THE LATEST FIGURES show there was an increase of 2.7% in the global warming potential of Scotland’s greenhouse gas emissions between 2021 and 2022.
Measured in carbon dioxide equivalent (CO2e), Scotland reached 0.30 megatonnes (Mt) of CO2e, according to the Scottish Environment Protection Agency (SEPA) latest Scottish Pollutant Release Inventory (SPRI) data for 2022.
This rise follows two years of reductions, largely attributed to temporary pandemic site closures and a shift in production levels.
However, 2022’s overall emissions did not return to pre-2020 levels, hinting at a continued long-term downward trend.
The year-to-year variations reflect the complex interplay between economic recovery, production demands and pandemic dynamics, SEPA says.
Scotland’s Industrial Greenhouse Gas Emissions
The economy in Scotland contracted by 12% in 2020, as activity reduced due to pandemic restrictions. There were falls in construction, manufacturing, and mining and quarrying industrial production.
In 2021 around a third of sites reporting pollutant emissions noted a significant difference in their 2021 data compared to 2020. It showed that the Scottish economy as a whole did not recover to pre-Covid levels until the beginning of 2022.
The rise in the 12 months to 2022 is set against a background of reductions overall, with 2022 emissions still lower than the values recorded in 2018, 2019 and 2020. Emissions were 7.6% (0.93 megatonnes CO2e) lower than 2019 figures.
Carbon dioxide emissions, which dominate the greenhouse gas trend, were up 4.1% (0.41 Mt) on 2021 but still 7.3% (0.83 Mt) lower than 2019.
The energy sector remains the highest emitter in Scotland, accounting for 44.7% of overall greenhouse gas emissions. The sector reported a 7.2% increase in emissions in 2022 due to production demand and was responsible for 47.1% of overall CO2 emissions, 10.7% of methane and 78.3% of Nitrous oxide.
The largest changes in CO2 emissions were at the Grangemouth refinery, with a 31.6% increase due to higher refinery throughput, and Peterhead Power Station with a 19.9% increase due to commercial requirements for electricity.
In the 2020 SPRI statistics, a drop in emissions was reported at energy sites as a result of fewer people travelling during lockdowns and less demand for transport related fuel. In 2021 lower emissions were largely attributed due to reduced production demand and shutdowns for maintenance.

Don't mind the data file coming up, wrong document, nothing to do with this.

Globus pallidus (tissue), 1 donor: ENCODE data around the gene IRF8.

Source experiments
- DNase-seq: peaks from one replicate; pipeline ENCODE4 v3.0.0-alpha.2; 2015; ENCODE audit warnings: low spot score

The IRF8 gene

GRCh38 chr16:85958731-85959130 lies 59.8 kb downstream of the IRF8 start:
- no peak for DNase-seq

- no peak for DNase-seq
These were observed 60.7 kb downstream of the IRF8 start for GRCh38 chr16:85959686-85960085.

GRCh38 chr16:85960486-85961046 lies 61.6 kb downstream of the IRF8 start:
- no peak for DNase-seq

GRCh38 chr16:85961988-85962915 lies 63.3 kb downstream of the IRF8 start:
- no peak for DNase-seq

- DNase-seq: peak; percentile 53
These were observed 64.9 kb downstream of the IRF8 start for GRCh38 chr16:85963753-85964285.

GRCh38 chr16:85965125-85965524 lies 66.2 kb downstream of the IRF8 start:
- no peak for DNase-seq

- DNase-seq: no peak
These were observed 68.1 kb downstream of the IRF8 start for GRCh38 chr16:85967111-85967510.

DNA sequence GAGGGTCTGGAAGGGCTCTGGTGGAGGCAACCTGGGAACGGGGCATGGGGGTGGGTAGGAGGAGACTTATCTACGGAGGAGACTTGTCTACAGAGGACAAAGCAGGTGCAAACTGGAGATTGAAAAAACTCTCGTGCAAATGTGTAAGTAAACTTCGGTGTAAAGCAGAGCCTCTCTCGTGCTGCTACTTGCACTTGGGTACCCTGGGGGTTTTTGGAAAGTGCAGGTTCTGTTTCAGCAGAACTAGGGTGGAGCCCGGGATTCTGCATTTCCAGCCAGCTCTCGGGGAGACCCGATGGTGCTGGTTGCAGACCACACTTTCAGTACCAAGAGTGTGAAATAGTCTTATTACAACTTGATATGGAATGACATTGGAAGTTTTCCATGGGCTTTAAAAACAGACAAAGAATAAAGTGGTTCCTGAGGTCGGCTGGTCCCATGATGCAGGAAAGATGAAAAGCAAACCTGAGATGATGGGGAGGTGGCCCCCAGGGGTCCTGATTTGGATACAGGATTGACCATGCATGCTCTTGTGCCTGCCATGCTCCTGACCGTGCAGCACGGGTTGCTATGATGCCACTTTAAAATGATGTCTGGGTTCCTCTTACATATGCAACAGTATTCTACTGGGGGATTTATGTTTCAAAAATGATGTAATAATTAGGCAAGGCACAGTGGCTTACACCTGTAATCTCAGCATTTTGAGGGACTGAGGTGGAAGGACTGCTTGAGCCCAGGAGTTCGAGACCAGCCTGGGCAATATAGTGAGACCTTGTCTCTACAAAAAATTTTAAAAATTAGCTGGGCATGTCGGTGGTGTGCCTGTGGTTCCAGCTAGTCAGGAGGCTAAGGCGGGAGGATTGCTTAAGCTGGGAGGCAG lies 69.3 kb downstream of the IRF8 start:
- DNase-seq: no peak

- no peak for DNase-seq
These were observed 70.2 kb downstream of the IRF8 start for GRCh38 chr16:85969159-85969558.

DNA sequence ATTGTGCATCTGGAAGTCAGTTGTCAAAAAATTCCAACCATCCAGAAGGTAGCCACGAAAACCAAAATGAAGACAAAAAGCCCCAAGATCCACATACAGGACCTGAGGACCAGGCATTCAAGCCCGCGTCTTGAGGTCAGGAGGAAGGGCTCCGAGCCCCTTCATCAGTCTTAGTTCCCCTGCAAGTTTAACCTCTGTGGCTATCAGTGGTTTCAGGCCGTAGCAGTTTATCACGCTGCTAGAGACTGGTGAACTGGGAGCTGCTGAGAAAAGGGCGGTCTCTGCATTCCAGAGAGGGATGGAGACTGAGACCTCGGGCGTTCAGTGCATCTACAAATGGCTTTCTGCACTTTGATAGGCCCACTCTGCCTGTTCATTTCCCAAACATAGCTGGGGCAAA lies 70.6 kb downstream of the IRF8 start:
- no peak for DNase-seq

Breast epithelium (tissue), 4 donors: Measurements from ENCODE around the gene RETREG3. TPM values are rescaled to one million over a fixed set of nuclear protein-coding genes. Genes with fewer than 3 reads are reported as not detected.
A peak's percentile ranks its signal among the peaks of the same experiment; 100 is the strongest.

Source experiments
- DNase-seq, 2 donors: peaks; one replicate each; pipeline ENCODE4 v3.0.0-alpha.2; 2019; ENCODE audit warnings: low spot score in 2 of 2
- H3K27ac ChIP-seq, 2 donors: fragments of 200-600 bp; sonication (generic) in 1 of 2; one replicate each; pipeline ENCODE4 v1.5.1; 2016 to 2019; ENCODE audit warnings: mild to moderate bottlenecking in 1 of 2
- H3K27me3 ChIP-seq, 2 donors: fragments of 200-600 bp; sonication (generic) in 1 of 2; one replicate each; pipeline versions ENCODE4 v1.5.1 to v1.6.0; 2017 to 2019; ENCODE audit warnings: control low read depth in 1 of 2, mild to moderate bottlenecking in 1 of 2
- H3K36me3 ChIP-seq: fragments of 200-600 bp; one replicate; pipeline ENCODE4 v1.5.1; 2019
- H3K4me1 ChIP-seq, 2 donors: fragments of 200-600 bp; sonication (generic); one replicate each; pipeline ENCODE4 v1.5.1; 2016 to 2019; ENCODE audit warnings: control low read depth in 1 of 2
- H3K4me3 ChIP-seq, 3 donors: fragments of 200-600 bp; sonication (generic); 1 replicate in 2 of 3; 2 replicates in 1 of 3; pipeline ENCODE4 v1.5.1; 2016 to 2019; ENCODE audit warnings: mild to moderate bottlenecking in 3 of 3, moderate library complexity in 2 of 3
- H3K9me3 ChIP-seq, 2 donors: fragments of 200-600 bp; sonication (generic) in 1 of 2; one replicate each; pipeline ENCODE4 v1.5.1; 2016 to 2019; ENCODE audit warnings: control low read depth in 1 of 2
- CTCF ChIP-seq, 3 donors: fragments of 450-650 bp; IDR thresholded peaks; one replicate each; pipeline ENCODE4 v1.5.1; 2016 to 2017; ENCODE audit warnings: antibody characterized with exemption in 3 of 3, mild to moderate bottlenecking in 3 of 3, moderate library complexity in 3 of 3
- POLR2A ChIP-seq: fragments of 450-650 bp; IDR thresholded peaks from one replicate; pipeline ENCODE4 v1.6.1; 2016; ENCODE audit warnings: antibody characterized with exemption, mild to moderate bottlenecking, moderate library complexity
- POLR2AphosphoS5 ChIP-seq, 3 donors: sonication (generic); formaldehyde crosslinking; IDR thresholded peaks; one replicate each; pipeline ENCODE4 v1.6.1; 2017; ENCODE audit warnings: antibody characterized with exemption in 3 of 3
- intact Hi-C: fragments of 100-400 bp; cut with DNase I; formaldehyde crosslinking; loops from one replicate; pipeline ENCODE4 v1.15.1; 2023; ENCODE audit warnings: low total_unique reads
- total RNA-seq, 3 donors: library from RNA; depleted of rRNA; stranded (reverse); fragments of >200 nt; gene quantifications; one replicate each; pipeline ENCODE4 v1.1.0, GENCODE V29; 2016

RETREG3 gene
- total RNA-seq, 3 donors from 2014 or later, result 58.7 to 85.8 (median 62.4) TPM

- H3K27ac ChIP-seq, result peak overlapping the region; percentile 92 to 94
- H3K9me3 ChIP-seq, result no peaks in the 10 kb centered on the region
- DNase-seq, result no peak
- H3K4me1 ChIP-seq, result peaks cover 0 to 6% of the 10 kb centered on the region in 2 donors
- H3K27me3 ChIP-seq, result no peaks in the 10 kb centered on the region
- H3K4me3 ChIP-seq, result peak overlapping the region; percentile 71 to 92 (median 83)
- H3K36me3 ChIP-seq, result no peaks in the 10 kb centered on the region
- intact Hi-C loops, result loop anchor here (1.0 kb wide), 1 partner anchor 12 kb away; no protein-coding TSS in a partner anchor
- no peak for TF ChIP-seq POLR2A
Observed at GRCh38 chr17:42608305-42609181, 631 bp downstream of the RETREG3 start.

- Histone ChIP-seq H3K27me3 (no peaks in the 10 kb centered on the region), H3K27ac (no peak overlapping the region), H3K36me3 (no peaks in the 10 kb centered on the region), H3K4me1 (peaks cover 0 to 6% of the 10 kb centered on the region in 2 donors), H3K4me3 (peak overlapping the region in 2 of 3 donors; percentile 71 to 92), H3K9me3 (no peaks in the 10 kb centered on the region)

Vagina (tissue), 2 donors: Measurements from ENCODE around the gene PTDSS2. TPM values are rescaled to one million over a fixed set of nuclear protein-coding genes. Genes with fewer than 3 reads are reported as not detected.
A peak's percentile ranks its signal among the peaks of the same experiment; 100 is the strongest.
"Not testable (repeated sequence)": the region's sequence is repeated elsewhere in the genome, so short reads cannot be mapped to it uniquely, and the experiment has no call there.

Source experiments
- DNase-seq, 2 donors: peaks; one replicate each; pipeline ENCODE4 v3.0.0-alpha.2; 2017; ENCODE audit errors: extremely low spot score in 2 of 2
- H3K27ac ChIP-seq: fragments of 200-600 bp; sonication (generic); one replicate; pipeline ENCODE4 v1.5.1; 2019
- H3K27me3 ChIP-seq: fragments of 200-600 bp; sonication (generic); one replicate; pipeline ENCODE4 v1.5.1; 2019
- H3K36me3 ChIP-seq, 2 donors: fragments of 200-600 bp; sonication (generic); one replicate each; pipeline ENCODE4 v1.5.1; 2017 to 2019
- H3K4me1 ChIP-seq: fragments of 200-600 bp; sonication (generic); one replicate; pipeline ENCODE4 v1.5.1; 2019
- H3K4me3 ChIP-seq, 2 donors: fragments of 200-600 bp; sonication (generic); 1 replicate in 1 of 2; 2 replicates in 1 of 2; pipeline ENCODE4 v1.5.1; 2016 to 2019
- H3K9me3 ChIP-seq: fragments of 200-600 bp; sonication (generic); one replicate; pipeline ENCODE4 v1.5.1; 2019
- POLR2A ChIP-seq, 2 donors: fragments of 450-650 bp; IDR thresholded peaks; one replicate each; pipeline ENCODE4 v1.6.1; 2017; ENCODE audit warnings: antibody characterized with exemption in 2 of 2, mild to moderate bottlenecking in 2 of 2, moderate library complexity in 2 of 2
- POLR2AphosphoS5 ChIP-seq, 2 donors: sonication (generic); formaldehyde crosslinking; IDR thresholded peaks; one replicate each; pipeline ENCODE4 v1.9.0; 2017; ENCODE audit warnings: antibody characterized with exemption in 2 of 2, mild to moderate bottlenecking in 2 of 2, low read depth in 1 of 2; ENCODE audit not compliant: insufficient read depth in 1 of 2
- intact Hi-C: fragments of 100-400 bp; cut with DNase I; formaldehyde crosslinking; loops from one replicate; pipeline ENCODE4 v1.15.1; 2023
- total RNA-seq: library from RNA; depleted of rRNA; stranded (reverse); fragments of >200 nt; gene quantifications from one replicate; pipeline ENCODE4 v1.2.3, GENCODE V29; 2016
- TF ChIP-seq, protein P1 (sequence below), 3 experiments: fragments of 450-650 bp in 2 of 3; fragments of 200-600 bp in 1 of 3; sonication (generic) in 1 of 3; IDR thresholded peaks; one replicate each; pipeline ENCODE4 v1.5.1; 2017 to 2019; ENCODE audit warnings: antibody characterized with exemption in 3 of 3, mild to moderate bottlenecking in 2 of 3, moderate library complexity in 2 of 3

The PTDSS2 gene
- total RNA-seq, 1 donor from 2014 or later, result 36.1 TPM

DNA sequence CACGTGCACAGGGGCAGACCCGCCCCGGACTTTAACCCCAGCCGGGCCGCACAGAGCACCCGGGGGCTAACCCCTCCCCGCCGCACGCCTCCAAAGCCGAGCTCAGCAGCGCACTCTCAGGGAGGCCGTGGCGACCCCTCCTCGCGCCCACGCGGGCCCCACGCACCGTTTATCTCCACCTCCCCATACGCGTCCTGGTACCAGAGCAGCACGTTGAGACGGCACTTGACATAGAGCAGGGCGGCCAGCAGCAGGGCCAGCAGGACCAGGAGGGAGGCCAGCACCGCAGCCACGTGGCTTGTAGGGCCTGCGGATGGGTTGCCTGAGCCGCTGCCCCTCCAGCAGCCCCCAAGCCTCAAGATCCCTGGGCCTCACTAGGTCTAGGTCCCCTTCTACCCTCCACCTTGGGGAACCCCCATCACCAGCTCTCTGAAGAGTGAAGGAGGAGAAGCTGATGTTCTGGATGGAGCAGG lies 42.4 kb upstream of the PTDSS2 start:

While Scotland generated a record amount of renewable electricity in 2022, there was also increased demand for electricity in Scotland during the first six months of 2022.
SSE Peterhead, a gas-fired thermal facility, is now the only large-scale thermal power station in Scotland and is designed to respond quickly to market changes.
Circular Economy Progress
Scotland’s progress towards a circular economy is also highlighted in the SPRI statistics with a continued reduction in methane emissions from landfills. The waste sector accounted for 24.8% of overall greenhouse gas emissions – 21.2% of overall carbon dioxide emissions, 85.0% of methane, and 21.7% of nitrous oxide.
As Scotland reduces, reuses and recycles more than ever before, waste which cannot be recycled is now being diverted from landfill. The diversion is driven by a number of factors, including increased landfill taxes, a shift to incineration, improved recycling rates, upstream management of waste, and the upcoming ban on sending biodegradable municipal waste to landfill.
As a result, methane from landfills, which account for 83.2% of methane emissions, are down 6.1% on 2021, and 12.9% lower than the average of the last five years. There has also been a reduction of 10.6% in carbon dioxide emissions.
SPRI figures for incineration show a 12.9% increase compared to 2021, but these figures need to be interpreted carefully, SEPA says. Emissions from this sector are small compared to that of the energy sector, and reported carbon dioxide from incinerators includes emissions from large waste wood co-incinerators. As a result, the SPRI statistics are not an accurate comparison for municipal waste management.
It is also important to note that emissions from landfill are emitted over many years as waste breaks down, while incineration emissions are immediate.
David Pirie, SEPA Executive Director, said: “There is a strong relationship between our environment and our economy, and meeting Scotland’s climate targets will require a collective effort from all sectors.
“SEPA’s annual SPRI data is a very visual demonstration of the progress we’re making as a nation, and is important in helping us understand how changes in our society are impacting on our environment both directly and indirectly – ensuring Scotland can identify priority areas to reduce releases and track progress.
“We’ve all got a role to play in tackling climate change and the continued reduction of greenhouse gas emissions from Scottish businesses is vital in helping our country reach net zero.”
SPRI provides a picture of the amount of pollutants released in Scotland from SEPA-regulated industrial sites. It is a freely accessible electronic database providing information for policy makers, academics and the public about Scottish industry’s greenhouse gas emissions.
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